Adenoid: A mass of lymphatic tissue situated posterior to the nasal cavity where the nose blends into the throat. The adenoid is also known as a pharyngeal tonsil or nasopharyngeal tonsil.
Allergic rhinitis: An allergic inflammation of the nasal airways. Allergic rhinitis occurs when an allergen, such as pollen, dust or animal dander (particles of shed skin and hair) is inhaled by an individual with a sensitized immune system. Symptoms vary in severity between individuals. Very sensitive individuals can experience hives or other rashes. Heredity and environmental exposures may contribute to a predisposition to allergies. It is roughly estimated that one in three people have an active allergy at any given time and at least three in four people develop an allergic reaction at least once in their lives. In Western countries between 10–25% of people annually are affected by allergic rhinitis.
Antigens: A substance that evokes the production of one or more antibodies. The term originally came from "antibody generator" and was a molecule that binds specifically to an antibody, but the term now also refers to any molecule or molecular fragment that can be bound by a major histocompatibility complex (MHC) and presented to a T-cell receptor.
Congenital Disorder: Any condition existing at birth, before birth, or that develops during the first month of life, regardless of causation. A congenital disorder may be the result of genetic abnormalities, the intrauterine (uterus) environment, errors of morphogenesis, infection, or a chromosomal abnormality. The outcome of the disorder will depend on complex interactions between the pre-natal deficit and the post-natal environment.
Immunotherapy: The treatment of disease by inducing, enhancing, or suppressing an immune response. Immunotherapy may be used to treat allergies. While other allergy treatments (such as antihistamines or corticosteroids) treat only the symptoms of allergic disease, immunotherapy is the only available treatment that can modify the natural course of the allergic disease, by reducing sensitivity to allergens.
Laryngopharyngeal Reflux: A retrograde flow of gastric contents to the upper aero-digestive tract, which causes a variety of symptoms, such as cough, hoarseness, and asthma, among others. Although heartburn is a primary symptom among people with gastroesophageal reflux disease (GERD), heartburn is present in fewer than 50% of the patients with LPR. Other terms used to describe this condition include atypical reflux, and supraesophageal (or supra-esophageal) reflux.
Malaise: A feeling of general discomfort or uneasiness; often the first indication of an infection or other disease. Malaise is often defined in medical literature as a "general feeling of being unwell". Generally speaking, malaise expresses a patient's feeling that "something is not right", like a general warning light, but only a medical examination can determine the cause.
Nasal septum: The partition between the two nasal cavities. The nasal septum separates the left and right airways in the nose, dividing the two nostrils.
Nasolacrimal Duct: The tube that carries tears from the eyes to the nose. The nasolacrimal duct is a bony tube that begins near the inner corner of the eye, called the medial canthus. The are two small openings lacrimal punctae that lead into tiny tubules, the lacrimal canaliculi. The canaliculi merge into the lacrimal sac, and blinking action pumps the fluid down the nasolacrimal duct. The nasolacrimal duct runs down the inside wall of the nose to a space under the inferior turbinate called the inferior meatus. If the duct becomes blocked, then tears can well up and run down the cheek. This is called epiphora. Ear, nose and throat specialists (otolaryngologists) may be asked to perform an endoscopic operation called a dacryocystorhinostomy to open the blocked duct directly into the nose.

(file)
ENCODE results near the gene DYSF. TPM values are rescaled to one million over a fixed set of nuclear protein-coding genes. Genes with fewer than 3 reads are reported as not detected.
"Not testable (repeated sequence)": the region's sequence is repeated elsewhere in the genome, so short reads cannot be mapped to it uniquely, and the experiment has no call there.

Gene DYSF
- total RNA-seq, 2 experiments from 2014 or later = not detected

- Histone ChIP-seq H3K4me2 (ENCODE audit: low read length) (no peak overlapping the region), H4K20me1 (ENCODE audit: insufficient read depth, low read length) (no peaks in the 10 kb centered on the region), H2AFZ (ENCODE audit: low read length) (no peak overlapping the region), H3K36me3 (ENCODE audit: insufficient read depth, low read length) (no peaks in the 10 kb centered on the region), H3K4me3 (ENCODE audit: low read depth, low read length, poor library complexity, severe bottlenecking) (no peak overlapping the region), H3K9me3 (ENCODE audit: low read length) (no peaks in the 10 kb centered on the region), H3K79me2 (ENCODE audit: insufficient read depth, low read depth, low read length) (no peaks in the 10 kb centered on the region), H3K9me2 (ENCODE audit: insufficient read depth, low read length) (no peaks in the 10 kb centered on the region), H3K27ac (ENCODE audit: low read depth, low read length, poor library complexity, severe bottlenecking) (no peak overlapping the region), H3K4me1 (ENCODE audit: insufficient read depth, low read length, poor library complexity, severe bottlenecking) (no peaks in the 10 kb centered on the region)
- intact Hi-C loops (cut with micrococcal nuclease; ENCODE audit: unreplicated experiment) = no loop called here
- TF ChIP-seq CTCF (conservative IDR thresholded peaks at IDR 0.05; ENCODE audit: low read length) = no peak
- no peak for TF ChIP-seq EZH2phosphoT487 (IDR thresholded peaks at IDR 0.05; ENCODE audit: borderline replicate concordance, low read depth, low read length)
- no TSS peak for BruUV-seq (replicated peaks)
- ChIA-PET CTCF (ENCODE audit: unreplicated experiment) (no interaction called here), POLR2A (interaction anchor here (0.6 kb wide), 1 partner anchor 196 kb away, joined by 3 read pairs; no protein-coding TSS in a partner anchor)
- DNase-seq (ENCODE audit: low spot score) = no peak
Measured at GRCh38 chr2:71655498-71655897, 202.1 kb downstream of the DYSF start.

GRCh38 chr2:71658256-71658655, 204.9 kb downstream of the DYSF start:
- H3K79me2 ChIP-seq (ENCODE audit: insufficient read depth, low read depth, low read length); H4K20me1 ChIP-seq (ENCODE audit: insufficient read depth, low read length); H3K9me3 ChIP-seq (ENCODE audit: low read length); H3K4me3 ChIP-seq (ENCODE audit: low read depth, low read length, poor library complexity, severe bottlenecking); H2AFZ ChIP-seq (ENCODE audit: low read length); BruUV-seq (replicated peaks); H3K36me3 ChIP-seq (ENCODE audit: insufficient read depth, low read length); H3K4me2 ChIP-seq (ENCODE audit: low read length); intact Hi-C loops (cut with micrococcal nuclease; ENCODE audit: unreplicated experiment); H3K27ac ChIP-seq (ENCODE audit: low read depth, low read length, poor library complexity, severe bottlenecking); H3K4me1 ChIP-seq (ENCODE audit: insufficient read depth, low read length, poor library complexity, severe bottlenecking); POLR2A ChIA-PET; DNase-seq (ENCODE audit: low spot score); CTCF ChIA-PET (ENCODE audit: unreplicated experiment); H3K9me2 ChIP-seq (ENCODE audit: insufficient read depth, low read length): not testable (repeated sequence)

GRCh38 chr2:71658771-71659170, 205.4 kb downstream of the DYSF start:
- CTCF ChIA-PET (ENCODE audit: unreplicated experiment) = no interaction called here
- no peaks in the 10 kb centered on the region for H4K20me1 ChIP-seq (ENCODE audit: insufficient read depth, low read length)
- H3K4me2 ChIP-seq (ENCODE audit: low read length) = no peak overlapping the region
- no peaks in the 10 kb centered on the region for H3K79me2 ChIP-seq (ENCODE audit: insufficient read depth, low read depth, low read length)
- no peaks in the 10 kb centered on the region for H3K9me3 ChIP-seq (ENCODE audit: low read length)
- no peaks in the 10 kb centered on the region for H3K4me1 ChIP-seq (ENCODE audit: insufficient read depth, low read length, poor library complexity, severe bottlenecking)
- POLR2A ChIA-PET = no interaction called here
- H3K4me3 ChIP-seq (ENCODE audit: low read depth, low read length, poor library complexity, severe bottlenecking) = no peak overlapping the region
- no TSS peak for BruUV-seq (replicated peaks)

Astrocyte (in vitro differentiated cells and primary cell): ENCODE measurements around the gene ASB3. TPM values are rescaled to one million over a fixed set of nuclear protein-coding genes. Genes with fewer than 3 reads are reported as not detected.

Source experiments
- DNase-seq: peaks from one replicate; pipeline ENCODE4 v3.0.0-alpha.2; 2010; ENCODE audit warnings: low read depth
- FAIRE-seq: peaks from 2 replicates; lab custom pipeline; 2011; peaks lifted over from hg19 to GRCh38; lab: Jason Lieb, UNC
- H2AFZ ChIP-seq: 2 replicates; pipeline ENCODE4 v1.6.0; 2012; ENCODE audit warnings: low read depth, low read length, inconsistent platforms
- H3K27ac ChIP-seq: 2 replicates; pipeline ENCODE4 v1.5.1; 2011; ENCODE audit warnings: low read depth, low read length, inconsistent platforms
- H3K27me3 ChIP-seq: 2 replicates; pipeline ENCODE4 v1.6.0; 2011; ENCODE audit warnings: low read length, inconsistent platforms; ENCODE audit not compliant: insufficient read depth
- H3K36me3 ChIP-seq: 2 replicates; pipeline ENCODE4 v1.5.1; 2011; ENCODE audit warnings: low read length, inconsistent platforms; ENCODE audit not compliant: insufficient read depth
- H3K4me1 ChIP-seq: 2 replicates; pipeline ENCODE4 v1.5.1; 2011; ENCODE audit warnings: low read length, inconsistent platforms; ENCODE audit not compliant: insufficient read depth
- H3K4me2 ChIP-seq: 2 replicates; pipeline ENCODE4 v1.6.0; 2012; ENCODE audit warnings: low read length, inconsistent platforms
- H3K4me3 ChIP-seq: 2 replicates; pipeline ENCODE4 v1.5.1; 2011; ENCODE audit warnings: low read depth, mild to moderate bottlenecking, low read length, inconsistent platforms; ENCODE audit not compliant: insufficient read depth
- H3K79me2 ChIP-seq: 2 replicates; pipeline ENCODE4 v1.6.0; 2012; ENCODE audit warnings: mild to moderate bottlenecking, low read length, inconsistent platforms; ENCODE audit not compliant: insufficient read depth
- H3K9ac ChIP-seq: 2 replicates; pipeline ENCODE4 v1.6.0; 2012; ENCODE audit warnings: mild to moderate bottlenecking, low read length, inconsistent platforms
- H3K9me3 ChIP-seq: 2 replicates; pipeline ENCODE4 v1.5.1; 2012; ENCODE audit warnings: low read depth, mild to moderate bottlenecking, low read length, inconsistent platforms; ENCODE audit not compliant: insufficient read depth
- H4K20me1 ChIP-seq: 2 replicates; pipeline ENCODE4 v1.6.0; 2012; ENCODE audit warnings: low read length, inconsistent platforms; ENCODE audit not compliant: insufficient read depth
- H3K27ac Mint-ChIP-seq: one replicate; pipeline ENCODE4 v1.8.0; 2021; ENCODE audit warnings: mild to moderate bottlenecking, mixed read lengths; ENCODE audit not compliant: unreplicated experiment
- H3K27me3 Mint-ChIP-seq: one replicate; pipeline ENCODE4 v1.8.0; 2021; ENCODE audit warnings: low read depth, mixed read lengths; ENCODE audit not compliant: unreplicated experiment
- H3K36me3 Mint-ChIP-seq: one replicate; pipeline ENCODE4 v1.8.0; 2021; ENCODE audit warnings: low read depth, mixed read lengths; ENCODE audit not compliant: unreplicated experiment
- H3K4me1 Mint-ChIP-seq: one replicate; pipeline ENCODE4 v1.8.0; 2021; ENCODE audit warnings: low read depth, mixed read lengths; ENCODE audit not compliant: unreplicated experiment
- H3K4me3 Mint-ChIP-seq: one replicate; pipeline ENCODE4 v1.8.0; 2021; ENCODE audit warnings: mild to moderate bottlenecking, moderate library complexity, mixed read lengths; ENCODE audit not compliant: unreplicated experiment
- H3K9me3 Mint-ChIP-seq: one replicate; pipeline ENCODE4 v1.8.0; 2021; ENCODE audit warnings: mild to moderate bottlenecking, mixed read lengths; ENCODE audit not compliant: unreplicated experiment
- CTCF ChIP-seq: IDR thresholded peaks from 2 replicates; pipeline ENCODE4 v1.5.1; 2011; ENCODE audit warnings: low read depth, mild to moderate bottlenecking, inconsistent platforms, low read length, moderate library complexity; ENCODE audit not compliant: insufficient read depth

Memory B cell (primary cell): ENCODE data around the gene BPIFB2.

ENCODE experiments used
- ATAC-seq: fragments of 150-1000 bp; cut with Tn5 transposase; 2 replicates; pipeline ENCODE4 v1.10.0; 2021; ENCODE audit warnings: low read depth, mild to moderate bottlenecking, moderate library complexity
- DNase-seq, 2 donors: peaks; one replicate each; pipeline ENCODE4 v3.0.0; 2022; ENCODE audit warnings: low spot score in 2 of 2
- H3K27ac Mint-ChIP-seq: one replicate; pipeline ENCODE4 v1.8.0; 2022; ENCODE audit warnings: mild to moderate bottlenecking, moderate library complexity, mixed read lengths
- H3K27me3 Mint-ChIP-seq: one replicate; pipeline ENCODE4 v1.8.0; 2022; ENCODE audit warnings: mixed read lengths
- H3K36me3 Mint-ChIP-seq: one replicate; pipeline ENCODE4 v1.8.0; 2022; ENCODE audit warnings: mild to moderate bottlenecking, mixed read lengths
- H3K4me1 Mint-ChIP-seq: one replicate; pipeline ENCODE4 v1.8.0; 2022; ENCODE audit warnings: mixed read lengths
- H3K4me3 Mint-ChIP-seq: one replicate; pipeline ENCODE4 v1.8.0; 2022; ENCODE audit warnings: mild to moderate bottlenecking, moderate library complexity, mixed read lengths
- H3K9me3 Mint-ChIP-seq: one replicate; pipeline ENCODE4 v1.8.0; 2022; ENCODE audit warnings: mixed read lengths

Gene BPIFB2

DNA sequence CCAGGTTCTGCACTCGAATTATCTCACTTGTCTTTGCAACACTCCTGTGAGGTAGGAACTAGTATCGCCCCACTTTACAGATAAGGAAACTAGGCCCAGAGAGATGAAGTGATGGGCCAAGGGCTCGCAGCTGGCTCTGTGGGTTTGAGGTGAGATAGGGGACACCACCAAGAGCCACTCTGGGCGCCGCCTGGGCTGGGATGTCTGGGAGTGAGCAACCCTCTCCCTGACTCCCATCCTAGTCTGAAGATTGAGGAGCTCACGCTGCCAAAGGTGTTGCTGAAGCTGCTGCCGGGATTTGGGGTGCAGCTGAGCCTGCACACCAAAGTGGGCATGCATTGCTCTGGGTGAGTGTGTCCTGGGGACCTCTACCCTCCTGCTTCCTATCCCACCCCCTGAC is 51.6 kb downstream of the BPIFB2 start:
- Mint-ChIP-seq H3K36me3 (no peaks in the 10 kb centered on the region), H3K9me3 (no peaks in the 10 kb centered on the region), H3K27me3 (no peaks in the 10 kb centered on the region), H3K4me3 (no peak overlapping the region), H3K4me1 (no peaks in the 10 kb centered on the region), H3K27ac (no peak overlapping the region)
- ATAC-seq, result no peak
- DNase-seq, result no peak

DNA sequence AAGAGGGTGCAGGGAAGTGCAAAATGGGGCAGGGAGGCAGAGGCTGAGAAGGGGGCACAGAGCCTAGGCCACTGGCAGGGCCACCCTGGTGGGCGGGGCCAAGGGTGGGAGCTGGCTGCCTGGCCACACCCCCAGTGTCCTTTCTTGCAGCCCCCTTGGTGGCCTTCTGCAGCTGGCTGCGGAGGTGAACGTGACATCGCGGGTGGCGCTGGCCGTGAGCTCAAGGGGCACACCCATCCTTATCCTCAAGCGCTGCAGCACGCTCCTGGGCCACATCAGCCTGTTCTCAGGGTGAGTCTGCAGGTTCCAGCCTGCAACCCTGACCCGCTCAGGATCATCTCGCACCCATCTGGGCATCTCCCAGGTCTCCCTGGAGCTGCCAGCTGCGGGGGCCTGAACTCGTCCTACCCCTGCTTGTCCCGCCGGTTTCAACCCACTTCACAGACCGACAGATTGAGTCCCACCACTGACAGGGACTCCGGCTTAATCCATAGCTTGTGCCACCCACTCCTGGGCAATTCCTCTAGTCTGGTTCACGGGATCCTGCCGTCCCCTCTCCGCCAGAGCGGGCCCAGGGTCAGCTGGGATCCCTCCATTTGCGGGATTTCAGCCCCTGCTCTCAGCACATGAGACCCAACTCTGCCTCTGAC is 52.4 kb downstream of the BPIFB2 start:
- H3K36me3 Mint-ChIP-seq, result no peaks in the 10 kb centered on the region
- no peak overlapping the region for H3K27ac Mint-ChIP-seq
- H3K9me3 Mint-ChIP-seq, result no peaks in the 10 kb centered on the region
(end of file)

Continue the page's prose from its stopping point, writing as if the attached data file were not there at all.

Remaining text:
Polyps: An abnormal growth of tissue projecting from a mucous membrane. Polyps are commonly found in the nose and sinuses, and they may also occur elsewhere in the body where mucous membranes exist.
Parotid gland: A salivary gland. The parotid glands are the largest of the salivary glands. They are wrapped around the mandibular ramus, and secretes saliva through Stensen's ducts into the oral cavity, to facilitate mastication and swallowing and to begin the digestion of starches.
Rhinosinusitis: A sinus infection. See sinusitis.
Septoplasty: A corrective surgical procedure done to straighten the nasal septum. Ideally, the septum should run down the center of the nose. When it deviates into one of the cavities, it narrows that cavity and impedes airflow. Often the inferior turbinate on the opposite side enlarges, which is termed compensatory hypertrophy. Deviations of the septum can lead to nasal obstruction. Most surgeries are completed in 60 minutes or less, not including recovery time.
Sinusitis: A sinus infection. Sinuis inflammation of the paranasal sinuses, which may be due to infection, allergy, or autoimmune issues. Most cases are due to a viral infection and resolve over the course of 10 days.
Sleep Apnea: A sleep disorder characterized by abnormal pauses in breathing or instances of abnormally low breathing, during sleep. Sleep apnea affects not only adults but some children as well. Common effects of sleep apnea include daytime fatigue, a slower reaction time, and vision problems. Due to the disruption in daytime cognitive state, behavioral effects are also present. This includes moodiness, belligerence, as well as a decrease in attentiveness and drive.
Turbinates: Long, narrow and curled bone shelves that protrude into the breathing passage of the nose.
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